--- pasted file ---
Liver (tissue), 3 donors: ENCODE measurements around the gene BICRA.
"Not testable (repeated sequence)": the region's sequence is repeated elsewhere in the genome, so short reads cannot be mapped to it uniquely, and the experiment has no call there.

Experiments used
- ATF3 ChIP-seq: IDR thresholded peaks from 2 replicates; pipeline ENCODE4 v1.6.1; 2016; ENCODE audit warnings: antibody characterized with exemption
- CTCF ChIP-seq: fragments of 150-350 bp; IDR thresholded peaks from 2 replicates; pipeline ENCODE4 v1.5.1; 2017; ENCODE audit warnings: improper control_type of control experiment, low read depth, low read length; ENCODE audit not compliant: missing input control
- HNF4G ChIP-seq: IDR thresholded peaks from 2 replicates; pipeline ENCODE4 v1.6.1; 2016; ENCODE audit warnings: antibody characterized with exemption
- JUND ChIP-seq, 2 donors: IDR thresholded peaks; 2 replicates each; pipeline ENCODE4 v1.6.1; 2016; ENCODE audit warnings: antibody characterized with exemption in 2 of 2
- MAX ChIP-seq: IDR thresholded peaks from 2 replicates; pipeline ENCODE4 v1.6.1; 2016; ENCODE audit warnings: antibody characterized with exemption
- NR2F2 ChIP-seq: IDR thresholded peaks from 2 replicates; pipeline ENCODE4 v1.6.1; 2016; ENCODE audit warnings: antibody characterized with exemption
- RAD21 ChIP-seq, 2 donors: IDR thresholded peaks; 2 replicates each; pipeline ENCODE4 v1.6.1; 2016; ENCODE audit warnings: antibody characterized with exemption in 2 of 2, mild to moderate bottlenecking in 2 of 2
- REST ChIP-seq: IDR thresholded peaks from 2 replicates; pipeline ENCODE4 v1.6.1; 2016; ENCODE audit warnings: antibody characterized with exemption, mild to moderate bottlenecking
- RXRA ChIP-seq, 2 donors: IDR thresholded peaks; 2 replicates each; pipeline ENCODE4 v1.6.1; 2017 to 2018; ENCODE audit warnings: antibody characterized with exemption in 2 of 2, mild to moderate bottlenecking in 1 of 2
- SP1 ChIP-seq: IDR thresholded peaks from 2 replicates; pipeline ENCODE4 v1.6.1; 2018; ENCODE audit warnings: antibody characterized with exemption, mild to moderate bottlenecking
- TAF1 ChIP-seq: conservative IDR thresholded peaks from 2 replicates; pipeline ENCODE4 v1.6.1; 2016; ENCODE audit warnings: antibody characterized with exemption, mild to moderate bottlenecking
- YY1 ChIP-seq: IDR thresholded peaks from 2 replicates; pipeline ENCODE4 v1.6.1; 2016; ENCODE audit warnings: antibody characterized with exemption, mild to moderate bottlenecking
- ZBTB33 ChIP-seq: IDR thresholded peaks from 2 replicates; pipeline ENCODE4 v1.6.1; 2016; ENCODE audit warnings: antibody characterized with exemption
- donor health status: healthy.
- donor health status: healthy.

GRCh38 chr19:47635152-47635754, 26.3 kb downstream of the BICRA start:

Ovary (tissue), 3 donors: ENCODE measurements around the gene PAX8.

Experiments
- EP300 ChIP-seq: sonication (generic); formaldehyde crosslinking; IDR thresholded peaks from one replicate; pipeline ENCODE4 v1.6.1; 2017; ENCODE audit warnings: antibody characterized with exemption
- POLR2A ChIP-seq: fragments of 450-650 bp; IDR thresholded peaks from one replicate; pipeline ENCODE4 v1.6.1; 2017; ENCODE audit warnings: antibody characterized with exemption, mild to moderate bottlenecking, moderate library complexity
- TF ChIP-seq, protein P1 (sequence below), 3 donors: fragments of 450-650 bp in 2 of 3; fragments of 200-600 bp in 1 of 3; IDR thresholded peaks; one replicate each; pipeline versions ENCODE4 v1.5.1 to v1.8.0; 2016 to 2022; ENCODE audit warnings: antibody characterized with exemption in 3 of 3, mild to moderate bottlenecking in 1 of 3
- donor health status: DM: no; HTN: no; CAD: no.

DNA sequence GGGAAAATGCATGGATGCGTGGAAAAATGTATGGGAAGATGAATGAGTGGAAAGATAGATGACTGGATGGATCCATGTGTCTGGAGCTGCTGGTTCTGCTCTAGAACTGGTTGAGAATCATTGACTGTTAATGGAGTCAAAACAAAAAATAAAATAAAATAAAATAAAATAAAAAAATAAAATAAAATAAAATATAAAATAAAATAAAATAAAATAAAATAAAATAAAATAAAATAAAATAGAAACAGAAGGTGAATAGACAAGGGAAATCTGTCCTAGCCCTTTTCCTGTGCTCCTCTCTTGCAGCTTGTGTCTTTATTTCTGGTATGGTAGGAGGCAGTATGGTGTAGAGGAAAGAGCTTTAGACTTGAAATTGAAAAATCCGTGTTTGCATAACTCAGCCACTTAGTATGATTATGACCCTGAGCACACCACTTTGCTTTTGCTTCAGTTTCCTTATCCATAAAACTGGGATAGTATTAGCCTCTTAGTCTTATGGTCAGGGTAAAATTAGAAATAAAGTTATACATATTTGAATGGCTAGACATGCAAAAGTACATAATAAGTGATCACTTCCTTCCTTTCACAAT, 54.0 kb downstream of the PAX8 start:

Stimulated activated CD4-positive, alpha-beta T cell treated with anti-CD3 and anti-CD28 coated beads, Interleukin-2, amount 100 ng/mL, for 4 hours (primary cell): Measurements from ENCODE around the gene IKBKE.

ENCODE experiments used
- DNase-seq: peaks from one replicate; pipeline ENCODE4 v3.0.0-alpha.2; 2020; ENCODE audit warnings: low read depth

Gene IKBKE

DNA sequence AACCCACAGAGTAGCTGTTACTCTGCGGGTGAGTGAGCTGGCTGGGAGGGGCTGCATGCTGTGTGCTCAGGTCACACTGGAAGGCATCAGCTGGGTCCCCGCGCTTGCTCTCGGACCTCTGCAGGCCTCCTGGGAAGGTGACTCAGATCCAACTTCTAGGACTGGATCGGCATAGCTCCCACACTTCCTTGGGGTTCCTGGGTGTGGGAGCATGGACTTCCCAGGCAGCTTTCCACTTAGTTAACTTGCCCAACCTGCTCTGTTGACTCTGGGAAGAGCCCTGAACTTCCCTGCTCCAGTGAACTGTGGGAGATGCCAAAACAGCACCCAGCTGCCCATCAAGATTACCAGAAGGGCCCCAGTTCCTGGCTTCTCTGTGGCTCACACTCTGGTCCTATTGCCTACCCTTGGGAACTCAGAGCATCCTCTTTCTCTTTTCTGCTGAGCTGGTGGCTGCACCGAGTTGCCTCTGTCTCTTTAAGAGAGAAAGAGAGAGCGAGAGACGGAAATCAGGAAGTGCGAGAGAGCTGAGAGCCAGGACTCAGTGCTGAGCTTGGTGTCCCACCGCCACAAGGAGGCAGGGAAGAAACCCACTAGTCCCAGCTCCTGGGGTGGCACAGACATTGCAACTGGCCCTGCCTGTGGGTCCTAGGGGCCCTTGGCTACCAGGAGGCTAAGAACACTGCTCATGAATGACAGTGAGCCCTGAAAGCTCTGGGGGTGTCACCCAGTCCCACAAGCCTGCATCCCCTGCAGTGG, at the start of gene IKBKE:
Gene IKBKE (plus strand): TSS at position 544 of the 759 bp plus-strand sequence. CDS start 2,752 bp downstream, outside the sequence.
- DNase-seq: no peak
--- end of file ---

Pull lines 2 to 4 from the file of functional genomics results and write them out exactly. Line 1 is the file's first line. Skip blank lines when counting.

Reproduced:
"Not testable (repeated sequence)": the region's sequence is repeated elsewhere in the genome, so short reads cannot be mapped to it uniquely, and the experiment has no call there.

Experiments used
- ATF3 ChIP-seq: IDR thresholded peaks from 2 replicates; pipeline ENCODE4 v1.6.1; 2016; ENCODE audit warnings: antibody characterized with exemption